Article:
Their immense proportions meant the stars were short-lived, lasting a few million years at most. (More massive stars burn through their available fuel more quickly.) As such, Population III stars wouldn’t have lasted long in the history of the universe — perhaps a few hundred million years as the last pockets of primordial gas dissipated.
There are many uncertainties. How massive did these stars really become? How late into the universe did they exist? And how abundant were they in the early universe? “They’re completely different stars to the stars in our own galaxy,” Bowler said. “They’re just such interesting objects.”
Because they are so far away and existed so briefly, finding evidence for them has been a challenge. However, in 1999, astronomers at the University of Colorado, Boulder predicted that the stars should produce a telltale signature: specific frequencies of light emitted by helium II, or helium atoms that are missing an electron, when each atom’s remaining electron moves between energy levels. “The helium emission is not actually originating from within the stars themselves,” explained James Trussler, an astronomer at the University of Manchester; rather, it was created when energetic photons from the stars’ hot surfaces plowed into gas surrounding the star.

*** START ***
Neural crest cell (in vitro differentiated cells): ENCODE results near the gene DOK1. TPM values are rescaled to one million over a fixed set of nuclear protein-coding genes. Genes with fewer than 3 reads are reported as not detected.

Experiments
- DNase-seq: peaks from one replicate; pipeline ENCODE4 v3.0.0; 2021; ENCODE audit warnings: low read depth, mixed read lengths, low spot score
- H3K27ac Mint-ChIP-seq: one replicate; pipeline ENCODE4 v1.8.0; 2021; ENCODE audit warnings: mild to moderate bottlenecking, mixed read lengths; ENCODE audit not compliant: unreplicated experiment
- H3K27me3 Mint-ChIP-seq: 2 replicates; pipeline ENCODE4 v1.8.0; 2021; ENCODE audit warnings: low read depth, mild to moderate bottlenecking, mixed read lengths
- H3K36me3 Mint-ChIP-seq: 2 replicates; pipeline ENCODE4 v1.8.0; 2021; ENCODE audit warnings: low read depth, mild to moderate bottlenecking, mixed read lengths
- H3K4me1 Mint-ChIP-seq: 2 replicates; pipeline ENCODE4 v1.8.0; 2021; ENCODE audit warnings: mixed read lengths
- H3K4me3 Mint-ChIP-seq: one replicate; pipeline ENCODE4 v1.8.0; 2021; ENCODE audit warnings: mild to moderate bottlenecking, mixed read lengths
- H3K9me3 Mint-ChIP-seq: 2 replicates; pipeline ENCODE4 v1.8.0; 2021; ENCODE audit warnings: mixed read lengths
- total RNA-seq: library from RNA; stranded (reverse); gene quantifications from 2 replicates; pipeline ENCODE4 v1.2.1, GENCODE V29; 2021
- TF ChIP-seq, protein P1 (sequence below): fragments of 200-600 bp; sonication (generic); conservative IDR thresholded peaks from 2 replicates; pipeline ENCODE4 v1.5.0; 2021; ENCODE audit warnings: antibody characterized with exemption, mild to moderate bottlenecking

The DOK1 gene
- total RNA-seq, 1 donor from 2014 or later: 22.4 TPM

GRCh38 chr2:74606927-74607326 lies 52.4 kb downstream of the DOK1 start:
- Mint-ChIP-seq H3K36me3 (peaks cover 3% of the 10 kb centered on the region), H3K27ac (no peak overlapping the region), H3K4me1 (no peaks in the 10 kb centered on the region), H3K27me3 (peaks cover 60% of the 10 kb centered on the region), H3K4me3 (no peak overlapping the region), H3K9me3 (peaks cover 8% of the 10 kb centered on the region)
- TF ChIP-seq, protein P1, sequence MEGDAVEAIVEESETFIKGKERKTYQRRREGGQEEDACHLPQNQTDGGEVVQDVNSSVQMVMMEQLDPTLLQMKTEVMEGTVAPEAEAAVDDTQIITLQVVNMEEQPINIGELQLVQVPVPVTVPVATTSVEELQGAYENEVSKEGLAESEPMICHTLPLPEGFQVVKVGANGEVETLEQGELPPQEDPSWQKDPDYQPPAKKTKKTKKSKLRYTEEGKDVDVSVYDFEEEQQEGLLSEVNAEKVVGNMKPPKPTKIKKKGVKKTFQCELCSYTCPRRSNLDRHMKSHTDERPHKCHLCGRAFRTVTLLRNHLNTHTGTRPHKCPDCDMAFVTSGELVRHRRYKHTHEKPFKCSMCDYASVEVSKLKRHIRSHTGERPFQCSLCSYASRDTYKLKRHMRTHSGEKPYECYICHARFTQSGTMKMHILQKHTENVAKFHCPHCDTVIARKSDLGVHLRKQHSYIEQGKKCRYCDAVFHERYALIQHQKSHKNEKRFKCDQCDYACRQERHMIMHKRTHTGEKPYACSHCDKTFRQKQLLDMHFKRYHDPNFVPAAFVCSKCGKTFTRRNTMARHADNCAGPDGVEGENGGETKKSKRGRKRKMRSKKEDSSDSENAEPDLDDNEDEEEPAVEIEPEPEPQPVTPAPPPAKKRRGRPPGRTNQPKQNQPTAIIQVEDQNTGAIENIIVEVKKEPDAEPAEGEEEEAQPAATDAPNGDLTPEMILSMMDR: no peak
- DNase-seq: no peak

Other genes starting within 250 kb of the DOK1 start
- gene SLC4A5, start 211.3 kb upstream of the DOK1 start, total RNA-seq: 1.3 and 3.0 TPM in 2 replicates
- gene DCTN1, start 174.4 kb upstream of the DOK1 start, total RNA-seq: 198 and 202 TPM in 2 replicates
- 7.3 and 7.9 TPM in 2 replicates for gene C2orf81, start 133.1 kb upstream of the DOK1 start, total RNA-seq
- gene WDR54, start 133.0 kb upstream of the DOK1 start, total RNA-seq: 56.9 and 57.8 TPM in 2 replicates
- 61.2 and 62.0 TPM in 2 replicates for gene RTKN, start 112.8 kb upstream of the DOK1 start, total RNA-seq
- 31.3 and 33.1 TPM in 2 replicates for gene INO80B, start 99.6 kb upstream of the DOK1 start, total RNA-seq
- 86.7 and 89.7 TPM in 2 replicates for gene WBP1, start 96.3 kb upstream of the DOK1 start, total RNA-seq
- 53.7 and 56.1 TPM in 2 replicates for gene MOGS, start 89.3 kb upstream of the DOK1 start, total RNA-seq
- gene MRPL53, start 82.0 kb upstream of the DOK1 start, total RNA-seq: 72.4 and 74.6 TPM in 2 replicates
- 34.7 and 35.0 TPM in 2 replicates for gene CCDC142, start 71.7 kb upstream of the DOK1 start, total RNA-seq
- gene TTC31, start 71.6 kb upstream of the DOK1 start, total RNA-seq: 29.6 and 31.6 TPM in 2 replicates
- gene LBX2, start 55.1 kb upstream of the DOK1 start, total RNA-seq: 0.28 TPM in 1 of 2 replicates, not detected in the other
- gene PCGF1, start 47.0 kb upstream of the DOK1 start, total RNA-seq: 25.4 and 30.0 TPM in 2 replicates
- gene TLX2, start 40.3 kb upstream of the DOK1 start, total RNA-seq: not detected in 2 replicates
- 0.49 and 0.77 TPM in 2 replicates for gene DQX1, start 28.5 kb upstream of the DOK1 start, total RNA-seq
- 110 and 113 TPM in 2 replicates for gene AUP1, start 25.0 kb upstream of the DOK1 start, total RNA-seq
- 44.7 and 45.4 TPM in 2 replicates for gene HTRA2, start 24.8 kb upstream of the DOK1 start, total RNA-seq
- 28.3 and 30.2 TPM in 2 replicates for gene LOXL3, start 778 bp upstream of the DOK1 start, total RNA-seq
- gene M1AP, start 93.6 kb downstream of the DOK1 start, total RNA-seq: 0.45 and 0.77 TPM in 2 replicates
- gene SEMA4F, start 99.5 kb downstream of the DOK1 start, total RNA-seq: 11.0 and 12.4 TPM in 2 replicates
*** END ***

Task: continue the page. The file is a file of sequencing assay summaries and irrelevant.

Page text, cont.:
“It’s a relatively simple prediction,” said Daniel Schaerer of the University of Geneva, who expanded on the idea in 2002. The hunt was on.
Finding the First Stars
In 2015, Schaerer and his colleagues thought they might have found something. They detected a possible hint of a helium II signature in a distant, primitive galaxy that might have been linked to a group of Population III stars. Seen as it appeared 800 million years after the Big Bang, the galaxy looked as if it might contain the first evidence of the first stars in the universe.
Later work led by Bowler disputed the findings. “We found evidence for oxygen emission from the source. That ruled out a pure Population III scenario,” she said. An independent group then failed to detect the helium II line seen by the initial team. “It wasn’t there,” Bowler said.